Whereas Quebec subscribes to the principles and rules set forth in the Convention and it is expedient to apply them to the largest possible number of cases;

1. The object of this Act is to secure the prompt return to the place of their habitual residence of children removed to or retained in Quebec or a designated State, as the case may be, in breach of custody rights. A further object of this Act is to ensure that the rights of custody and access under the law of designated State are effectively respected in Quebec and the rights of custody and access under the law of Quebec are effectively respected in a designated State.

2. For the purposes of this Act, (1) "rights of custody" shall include rights relating to the care of the person of the child and, in particular, the right to determine the child's place of residence; (2) "rights of access" shall include the right to take a child for a limited period of time to a place other than the child's habitual residence; (3) "designated State" means a State, a province or a territory designated under section 41.

3. The removal or the retention of a child is to be considered wrongful, within the meaning of this Act, where it is in breach of rights of custody attributed to one or several persons or bodies under the law of Quebec or of the designated State in which the Child was habitually resident immediately before the removal or retention and where, at the time of removal or retention, those rights were actually exercised by one or several persons or bodies or would have been so exercised but for the removal or retention. The rights of custody mentioned in the first paragraph may arise in particular by operation of law, or by reason of a judicial or administrative decision, or by reason of an agreement having legal effect under the law of Quebec or of the designated State.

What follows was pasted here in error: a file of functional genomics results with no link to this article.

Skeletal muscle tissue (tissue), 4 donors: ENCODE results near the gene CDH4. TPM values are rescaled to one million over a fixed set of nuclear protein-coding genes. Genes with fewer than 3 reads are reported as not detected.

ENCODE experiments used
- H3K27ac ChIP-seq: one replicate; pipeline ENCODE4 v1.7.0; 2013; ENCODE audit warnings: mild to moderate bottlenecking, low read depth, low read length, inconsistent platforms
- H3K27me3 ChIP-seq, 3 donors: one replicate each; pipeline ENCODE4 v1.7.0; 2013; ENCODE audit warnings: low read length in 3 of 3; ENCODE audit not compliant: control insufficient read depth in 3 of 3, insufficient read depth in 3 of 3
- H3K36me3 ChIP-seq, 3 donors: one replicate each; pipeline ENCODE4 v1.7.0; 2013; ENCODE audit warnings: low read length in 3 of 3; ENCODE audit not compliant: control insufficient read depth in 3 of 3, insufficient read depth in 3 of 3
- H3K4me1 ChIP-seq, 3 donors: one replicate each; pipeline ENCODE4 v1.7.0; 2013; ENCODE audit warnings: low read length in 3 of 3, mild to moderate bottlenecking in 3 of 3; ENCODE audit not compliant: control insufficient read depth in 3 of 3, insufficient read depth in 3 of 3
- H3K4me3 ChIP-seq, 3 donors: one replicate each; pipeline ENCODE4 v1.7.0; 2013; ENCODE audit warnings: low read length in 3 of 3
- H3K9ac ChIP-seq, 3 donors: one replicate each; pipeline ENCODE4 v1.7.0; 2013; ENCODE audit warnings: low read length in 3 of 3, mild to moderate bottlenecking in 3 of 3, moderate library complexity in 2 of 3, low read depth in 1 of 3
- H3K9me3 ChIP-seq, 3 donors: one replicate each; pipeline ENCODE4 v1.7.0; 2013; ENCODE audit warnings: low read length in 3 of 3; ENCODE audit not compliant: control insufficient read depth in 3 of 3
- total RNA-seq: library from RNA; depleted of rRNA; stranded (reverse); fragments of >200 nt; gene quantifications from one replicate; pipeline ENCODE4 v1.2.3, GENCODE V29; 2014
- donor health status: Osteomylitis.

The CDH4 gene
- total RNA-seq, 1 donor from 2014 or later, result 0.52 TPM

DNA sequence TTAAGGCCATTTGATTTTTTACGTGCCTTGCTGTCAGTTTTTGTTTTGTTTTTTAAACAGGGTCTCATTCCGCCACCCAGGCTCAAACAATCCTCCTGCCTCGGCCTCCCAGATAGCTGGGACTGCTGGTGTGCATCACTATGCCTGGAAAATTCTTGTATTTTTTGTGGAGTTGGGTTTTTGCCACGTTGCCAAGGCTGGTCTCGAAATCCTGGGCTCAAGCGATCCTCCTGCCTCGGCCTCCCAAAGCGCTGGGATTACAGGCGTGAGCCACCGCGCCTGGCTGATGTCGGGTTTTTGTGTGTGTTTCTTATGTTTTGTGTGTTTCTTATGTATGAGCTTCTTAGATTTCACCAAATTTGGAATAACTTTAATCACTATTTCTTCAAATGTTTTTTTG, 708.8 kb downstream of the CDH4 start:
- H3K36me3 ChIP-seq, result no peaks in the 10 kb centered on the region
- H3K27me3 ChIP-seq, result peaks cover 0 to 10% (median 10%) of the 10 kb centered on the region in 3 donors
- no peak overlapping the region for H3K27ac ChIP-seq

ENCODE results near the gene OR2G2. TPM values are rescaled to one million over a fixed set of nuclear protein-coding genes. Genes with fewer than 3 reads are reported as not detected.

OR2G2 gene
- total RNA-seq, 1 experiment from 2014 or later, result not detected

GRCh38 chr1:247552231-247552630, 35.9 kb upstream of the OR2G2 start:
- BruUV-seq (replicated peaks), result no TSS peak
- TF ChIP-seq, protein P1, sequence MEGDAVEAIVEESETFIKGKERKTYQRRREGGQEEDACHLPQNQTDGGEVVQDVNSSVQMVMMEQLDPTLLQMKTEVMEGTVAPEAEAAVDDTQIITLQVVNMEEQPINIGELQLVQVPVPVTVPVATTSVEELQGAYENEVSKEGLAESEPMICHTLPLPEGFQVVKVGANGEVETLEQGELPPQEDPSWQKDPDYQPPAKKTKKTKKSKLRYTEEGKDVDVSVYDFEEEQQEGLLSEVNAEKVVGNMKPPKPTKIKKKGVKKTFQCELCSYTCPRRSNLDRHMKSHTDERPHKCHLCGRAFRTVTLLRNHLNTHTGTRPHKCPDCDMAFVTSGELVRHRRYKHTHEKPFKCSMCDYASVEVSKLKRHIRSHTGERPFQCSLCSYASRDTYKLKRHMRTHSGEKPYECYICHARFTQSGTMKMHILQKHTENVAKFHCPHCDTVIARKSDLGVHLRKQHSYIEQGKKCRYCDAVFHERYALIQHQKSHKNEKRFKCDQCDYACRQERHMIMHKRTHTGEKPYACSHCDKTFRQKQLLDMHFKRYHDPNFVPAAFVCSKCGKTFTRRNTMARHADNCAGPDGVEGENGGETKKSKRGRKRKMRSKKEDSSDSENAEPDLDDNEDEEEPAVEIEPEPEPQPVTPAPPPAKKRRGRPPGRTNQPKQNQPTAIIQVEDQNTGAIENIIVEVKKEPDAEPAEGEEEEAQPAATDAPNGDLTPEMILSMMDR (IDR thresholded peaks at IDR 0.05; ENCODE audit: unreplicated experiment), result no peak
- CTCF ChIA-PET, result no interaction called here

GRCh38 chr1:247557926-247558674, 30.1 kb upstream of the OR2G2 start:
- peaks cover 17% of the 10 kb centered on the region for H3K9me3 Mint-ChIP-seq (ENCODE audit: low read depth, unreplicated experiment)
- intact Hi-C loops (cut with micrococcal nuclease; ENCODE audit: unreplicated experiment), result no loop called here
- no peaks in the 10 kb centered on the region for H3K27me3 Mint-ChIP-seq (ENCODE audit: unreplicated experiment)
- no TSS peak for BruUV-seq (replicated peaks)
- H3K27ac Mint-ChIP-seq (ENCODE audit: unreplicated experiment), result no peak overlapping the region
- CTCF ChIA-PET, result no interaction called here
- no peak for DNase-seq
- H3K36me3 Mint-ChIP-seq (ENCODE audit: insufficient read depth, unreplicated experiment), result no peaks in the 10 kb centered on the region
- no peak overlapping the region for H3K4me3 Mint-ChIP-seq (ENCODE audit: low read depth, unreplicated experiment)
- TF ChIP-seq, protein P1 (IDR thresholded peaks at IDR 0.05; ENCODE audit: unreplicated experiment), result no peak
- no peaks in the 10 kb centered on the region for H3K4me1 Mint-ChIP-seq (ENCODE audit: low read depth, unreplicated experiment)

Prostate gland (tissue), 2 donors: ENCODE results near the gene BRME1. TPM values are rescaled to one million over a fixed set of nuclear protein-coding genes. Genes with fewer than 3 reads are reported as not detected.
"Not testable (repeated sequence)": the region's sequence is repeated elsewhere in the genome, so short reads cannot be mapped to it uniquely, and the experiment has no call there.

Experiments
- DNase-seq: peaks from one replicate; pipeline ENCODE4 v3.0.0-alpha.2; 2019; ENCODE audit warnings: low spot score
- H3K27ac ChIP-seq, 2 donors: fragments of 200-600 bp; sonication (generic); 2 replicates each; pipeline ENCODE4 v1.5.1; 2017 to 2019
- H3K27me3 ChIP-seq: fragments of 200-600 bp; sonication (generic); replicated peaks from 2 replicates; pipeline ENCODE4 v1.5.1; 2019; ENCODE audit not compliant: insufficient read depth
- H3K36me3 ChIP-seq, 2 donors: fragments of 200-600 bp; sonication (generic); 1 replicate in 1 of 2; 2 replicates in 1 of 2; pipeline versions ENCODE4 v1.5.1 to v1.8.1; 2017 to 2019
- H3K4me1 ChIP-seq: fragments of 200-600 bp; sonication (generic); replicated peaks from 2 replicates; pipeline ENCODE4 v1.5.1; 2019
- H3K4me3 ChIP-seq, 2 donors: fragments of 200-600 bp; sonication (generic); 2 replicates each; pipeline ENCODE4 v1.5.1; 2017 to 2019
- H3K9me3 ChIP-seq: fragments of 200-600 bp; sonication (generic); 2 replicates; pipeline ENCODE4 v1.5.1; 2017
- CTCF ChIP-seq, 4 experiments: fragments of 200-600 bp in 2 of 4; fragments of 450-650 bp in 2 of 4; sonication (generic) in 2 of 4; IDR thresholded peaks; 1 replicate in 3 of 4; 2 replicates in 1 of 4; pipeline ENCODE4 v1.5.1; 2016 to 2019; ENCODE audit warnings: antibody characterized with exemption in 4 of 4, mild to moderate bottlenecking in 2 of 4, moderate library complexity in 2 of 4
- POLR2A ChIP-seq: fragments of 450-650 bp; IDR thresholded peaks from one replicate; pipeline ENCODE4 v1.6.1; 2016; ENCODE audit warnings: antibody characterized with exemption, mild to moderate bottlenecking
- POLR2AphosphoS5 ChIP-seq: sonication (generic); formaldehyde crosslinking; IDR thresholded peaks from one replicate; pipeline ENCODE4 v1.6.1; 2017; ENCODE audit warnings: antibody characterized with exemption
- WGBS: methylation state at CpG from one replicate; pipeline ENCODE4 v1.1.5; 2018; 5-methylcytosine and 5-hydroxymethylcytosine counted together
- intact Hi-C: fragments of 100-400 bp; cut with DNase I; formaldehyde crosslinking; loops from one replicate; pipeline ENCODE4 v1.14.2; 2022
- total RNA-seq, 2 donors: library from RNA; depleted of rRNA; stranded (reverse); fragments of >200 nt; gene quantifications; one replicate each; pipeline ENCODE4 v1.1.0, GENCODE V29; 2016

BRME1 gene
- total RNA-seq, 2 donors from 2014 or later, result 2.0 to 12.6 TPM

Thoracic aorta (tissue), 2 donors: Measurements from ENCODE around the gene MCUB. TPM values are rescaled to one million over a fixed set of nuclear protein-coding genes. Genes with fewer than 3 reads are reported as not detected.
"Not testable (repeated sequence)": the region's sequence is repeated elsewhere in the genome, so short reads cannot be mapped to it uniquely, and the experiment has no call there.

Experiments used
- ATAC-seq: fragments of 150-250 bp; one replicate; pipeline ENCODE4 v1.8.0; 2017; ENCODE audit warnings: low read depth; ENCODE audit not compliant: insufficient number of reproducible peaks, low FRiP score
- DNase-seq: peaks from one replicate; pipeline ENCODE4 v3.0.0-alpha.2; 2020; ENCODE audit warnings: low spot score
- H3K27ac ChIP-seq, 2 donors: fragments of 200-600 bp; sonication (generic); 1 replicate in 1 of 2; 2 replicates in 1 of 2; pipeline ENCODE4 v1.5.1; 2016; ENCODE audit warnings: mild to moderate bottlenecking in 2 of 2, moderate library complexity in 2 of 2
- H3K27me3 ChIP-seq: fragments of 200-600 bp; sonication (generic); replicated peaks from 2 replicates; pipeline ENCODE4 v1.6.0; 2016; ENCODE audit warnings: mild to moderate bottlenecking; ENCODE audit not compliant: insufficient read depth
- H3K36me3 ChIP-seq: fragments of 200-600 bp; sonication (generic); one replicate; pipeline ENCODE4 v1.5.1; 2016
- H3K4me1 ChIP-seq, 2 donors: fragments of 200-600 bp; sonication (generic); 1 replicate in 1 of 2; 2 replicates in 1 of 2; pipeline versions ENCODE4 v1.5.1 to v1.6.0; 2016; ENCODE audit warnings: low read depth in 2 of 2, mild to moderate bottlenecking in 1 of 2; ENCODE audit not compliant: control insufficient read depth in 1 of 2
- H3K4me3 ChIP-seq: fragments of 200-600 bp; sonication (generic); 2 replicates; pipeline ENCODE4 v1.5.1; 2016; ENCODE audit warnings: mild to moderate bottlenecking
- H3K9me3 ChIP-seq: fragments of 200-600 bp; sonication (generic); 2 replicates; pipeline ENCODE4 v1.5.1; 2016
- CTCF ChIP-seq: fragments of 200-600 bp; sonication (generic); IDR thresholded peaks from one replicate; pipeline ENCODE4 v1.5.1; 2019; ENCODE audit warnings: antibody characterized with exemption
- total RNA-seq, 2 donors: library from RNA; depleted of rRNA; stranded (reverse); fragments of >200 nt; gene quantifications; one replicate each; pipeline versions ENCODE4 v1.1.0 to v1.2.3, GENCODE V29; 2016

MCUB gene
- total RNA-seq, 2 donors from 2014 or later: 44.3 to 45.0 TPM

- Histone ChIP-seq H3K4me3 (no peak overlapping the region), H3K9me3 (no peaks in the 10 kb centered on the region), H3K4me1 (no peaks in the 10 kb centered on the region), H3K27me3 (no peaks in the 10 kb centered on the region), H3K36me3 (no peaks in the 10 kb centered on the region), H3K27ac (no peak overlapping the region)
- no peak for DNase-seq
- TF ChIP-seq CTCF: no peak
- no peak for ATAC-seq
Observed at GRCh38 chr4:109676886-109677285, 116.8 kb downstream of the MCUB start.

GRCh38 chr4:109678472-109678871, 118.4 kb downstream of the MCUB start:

Where a child who is in Quebec has been wrongfully removed or retained and where, at the time of commencement of the proceedings before the superior Court, a period of less than one year has elapsed from the date of the removal or retention, the Superior Court shall order the return of the child forthwith. The Superior Court, even where the proceedings have been commenced after the expiration of the period of one year, shall also order the return of the child, unless it is demonstrated that the child is now settled in his or her new environment.

The Superior Court may refuse to order the return of the child if the person who opposes his or her return establishes that (1} the person having the care of the person of the child was not actually exercising the custody rights at the time of removal or retention, or had consented to or subsequently acquiesced in the removal or retention; or (2) there is a grave risk that his or her return would expose the child to physical or psychological harm or otherwise place the child in an intolerable situation.

The Superior Court, after having been notified that a child has been wrongfully removed or retained in Quebec, shall not decide on the custody of the child if the conditions set out in this Act for the return of the child may be fulfilled or if an application for his or her return may be made within a reasonable time.

The sole fact that a decision relating to custody has been given in or is entitled to recognition in Quebec shall not be a ground for refusing to order the return of a child, but the Superior Court may take account of the reasons for that decision which are relevant to the application of this Act.